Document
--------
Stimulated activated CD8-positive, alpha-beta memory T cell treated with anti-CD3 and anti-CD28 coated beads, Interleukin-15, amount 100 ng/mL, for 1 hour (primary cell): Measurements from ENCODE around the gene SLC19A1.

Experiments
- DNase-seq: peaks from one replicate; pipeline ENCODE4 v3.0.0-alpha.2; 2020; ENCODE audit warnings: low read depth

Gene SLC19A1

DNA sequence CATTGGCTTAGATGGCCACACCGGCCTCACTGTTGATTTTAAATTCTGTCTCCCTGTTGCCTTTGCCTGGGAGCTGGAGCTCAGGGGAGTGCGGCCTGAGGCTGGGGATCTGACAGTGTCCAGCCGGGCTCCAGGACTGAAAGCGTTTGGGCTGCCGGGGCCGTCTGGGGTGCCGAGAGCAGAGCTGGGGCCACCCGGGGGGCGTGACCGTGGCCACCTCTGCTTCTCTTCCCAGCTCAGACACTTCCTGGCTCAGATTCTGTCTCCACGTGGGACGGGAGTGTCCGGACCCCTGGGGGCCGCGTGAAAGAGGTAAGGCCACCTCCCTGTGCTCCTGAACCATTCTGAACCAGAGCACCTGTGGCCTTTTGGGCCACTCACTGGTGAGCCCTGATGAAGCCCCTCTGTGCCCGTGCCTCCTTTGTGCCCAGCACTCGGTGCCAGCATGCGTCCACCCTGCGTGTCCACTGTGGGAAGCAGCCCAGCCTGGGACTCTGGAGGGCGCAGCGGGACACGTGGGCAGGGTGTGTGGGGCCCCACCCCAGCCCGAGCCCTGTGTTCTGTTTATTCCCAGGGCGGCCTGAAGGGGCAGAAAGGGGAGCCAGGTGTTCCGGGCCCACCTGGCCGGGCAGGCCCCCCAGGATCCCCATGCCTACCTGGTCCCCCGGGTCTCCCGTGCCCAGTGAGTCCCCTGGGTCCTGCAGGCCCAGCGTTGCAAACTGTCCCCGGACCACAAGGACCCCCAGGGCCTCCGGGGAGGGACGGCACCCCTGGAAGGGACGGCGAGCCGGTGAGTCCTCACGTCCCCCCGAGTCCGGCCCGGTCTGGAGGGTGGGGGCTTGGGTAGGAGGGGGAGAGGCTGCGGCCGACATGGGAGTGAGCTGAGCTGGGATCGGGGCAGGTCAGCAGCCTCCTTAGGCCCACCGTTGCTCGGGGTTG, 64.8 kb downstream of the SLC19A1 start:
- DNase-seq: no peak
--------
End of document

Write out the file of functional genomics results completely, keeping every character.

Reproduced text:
Stimulated activated CD8-positive, alpha-beta memory T cell treated with anti-CD3 and anti-CD28 coated beads, Interleukin-15, amount 100 ng/mL, for 1 hour (primary cell): Measurements from ENCODE around the gene SLC19A1.

Experiments
- DNase-seq: peaks from one replicate; pipeline ENCODE4 v3.0.0-alpha.2; 2020; ENCODE audit warnings: low read depth

Gene SLC19A1

DNA sequence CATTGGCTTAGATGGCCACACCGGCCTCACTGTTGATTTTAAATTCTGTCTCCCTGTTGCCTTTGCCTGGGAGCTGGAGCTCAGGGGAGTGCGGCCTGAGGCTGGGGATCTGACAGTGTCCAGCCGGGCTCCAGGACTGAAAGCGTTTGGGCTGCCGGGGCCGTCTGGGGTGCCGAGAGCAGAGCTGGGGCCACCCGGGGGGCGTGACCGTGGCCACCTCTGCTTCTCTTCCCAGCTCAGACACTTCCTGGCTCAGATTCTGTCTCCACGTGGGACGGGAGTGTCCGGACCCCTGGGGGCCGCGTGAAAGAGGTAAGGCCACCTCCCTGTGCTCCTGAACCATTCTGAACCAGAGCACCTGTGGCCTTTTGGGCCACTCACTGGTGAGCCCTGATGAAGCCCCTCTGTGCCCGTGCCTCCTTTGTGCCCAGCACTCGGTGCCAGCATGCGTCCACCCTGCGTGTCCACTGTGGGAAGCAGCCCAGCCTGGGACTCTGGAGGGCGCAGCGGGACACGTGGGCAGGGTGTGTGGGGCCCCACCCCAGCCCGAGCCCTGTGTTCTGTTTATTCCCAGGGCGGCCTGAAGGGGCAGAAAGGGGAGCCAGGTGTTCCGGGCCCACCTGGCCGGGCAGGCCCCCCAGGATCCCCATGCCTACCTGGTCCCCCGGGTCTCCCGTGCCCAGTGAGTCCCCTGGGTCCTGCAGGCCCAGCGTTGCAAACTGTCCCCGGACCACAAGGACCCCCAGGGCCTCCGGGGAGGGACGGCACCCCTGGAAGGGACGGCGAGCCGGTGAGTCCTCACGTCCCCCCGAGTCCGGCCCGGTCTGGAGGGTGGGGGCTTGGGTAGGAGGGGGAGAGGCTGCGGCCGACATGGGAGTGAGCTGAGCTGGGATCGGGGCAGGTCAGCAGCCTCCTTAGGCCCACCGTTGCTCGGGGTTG, 64.8 kb downstream of the SLC19A1 start:
- DNase-seq: no peak